How the fest
They’re questions which puzzle many music fans. Why do bands end up playing one festival and not another? Why do major talents end up lower on the bill than lesser ones? Jim Carroll presents a rough guide to how acts get booked for festivals
I thought my favourite band were going to play Electric Picnic, but they ended up at Oxegen instead. I’m fuming. What gives? There are several reasons why bands end up playing one festival rather than another. It has a lot to do with a band’s schedule, but most of these decisions come down to cash and – perhaps the most important person in the whole live-music equation – the agent. I didn’t know that Ari Gold from Entourage booked out indie bands. Ari probably has his hands too full with Vincent Chase at the moment to take on a couple of indie landfill acts. However, the vast majority of bands have an agent who book their tours, negotiate their fees and deal with the promoters.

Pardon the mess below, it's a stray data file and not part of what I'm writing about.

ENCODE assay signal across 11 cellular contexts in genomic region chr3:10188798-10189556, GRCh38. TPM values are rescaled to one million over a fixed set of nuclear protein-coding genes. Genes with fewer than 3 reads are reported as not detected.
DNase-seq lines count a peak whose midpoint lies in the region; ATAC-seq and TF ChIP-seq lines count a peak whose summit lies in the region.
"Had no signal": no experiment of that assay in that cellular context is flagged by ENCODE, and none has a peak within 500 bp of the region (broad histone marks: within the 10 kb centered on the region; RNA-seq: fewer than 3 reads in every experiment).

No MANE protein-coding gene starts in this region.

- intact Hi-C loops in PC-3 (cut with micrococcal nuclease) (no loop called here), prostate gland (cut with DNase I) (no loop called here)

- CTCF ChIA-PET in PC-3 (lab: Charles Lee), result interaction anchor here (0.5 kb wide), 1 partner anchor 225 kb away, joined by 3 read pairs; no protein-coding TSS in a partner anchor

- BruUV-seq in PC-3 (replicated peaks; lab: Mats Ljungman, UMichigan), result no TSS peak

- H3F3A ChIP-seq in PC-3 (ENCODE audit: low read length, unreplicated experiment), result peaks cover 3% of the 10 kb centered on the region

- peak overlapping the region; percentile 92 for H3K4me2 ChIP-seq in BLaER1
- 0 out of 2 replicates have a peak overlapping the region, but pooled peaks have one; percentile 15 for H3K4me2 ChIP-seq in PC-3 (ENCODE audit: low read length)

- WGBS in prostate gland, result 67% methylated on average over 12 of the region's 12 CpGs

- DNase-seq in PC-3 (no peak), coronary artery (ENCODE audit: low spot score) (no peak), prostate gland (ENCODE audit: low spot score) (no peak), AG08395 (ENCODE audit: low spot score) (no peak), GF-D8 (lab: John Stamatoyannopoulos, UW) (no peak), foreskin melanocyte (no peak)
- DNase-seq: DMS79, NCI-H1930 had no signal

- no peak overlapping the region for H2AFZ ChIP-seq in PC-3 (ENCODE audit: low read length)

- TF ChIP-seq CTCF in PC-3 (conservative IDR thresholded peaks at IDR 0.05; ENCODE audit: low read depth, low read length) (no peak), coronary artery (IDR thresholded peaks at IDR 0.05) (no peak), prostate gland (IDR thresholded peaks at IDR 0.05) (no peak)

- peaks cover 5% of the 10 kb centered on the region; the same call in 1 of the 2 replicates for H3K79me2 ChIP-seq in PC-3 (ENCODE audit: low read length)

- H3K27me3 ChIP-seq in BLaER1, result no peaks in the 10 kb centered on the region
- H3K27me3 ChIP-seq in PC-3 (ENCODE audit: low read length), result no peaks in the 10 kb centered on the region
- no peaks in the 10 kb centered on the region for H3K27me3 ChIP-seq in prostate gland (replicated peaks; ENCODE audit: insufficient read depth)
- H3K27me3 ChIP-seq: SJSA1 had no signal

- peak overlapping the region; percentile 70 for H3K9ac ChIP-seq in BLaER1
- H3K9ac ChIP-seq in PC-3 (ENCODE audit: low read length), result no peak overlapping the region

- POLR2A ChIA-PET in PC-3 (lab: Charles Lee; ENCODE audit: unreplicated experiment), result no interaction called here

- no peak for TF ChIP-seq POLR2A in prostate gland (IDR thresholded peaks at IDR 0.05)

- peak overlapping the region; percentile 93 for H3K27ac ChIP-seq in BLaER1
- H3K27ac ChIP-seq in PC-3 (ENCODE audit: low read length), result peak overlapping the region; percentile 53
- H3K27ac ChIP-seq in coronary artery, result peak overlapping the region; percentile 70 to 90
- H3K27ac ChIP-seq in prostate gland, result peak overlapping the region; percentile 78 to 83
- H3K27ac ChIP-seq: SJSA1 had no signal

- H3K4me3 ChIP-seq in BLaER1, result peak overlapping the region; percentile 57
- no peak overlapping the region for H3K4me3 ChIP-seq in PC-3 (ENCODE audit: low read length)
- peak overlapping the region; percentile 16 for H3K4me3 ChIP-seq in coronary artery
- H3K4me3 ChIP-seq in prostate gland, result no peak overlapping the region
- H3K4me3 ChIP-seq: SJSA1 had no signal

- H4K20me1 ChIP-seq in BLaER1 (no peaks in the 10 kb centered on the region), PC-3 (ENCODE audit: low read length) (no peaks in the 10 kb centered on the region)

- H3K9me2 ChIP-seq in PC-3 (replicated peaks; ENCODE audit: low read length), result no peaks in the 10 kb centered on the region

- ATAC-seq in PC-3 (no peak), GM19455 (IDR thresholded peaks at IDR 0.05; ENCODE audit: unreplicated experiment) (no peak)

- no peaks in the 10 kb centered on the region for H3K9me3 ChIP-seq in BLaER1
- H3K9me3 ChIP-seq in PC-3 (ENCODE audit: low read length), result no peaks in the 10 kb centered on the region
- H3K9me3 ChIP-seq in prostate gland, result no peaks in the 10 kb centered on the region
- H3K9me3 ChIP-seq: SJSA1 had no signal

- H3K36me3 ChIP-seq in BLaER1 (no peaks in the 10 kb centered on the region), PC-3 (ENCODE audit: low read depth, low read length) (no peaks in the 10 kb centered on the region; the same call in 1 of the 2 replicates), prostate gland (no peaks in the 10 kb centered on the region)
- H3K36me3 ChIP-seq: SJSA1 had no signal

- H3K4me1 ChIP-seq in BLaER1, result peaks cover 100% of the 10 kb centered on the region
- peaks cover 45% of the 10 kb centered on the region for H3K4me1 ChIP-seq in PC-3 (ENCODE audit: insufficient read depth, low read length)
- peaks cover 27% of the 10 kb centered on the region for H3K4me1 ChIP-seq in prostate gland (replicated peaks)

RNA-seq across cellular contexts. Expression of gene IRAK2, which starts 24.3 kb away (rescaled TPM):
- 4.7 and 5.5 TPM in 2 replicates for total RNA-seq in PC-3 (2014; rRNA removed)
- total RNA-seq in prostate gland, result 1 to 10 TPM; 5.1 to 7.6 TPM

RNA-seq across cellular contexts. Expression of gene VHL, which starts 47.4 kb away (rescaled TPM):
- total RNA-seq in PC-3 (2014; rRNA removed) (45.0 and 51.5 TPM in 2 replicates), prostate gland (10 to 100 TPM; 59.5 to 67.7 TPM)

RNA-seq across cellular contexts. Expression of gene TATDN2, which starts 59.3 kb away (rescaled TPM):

When the bands make cash, they makes cash. The agent is the band’s Ten-To-Fifteen Per Cent guy, and they are the ones with the real power. This has to do with the whole live-musicis-the-new-rock-and-roll thing, right? Well, agents have always had a big say when it comes to who plays where and when. For the promoter putting on a show or festival, developing and maintaining a good working relationship with agents is essential. I assume, then, that the agents play each promoter off against one other in the best interests of the band. In theory, yes. A band will decide they’re going on the road and there’s an opportunity for a few shows in Ireland.
The agent will then talk to the “big three” promoters (MCD, Aiken Promotions and POD) and, depending on the band, may also contact a few of the indie promoters such as Forever Presents, Umack and Foggy Notions. Like we said, that’s what should happen.